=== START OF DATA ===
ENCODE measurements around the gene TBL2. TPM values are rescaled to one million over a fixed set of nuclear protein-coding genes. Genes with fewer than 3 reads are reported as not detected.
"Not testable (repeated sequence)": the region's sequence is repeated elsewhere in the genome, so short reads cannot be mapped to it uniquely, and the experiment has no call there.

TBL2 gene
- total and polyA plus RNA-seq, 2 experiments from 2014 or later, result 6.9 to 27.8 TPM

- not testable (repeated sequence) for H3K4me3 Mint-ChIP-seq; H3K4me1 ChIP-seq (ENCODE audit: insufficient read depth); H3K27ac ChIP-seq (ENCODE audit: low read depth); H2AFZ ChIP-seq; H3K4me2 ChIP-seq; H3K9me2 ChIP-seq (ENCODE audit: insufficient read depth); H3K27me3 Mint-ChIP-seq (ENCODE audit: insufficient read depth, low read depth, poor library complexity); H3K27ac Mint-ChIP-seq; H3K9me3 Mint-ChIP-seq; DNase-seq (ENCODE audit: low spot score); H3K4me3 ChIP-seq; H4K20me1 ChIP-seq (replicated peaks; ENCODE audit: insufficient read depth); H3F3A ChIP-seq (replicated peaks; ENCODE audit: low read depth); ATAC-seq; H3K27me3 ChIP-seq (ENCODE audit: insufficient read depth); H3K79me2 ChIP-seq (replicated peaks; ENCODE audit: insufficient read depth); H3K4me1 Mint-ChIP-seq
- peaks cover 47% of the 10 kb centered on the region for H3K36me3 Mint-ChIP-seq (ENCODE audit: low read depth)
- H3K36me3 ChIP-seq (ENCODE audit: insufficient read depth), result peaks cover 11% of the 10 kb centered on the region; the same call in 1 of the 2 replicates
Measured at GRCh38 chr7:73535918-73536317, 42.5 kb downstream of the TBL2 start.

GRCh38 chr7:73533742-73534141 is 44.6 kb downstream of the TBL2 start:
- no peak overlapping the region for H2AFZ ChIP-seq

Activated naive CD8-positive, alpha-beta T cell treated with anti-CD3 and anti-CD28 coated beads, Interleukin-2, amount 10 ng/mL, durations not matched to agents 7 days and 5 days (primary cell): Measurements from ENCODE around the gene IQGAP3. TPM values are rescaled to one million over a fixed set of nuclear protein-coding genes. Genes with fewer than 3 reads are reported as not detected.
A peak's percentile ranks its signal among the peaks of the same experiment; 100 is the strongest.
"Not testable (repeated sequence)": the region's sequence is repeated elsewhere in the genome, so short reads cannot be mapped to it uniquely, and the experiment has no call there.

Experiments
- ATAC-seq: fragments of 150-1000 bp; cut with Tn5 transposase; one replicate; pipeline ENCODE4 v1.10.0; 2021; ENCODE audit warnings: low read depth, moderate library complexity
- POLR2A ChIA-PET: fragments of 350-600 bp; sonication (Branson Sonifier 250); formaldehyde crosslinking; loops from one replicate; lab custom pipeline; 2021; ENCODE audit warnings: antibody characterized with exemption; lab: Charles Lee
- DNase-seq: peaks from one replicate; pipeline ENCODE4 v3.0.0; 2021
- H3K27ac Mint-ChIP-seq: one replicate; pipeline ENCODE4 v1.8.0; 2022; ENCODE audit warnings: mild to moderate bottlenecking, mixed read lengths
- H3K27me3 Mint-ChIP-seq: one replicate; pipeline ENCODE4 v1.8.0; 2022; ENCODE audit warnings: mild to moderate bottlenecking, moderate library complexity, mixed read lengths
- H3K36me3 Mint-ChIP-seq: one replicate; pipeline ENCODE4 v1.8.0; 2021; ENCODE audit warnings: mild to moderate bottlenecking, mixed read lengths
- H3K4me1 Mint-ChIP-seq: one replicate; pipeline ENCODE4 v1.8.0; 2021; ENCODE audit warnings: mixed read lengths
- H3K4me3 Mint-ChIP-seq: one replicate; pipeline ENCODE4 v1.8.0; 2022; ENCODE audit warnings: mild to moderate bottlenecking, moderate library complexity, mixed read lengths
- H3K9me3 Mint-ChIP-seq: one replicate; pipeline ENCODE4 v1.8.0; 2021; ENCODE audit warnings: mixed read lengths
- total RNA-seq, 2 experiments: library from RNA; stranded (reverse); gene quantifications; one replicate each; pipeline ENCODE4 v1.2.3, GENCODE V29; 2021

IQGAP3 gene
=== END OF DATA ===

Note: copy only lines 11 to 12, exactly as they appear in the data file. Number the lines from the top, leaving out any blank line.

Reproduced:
Activated naive CD8-positive, alpha-beta T cell treated with anti-CD3 and anti-CD28 coated beads, Interleukin-2, amount 10 ng/mL, durations not matched to agents 7 days and 5 days (primary cell): Measurements from ENCODE around the gene IQGAP3. TPM values are rescaled to one million over a fixed set of nuclear protein-coding genes. Genes with fewer than 3 reads are reported as not detected.
A peak's percentile ranks its signal among the peaks of the same experiment; 100 is the strongest.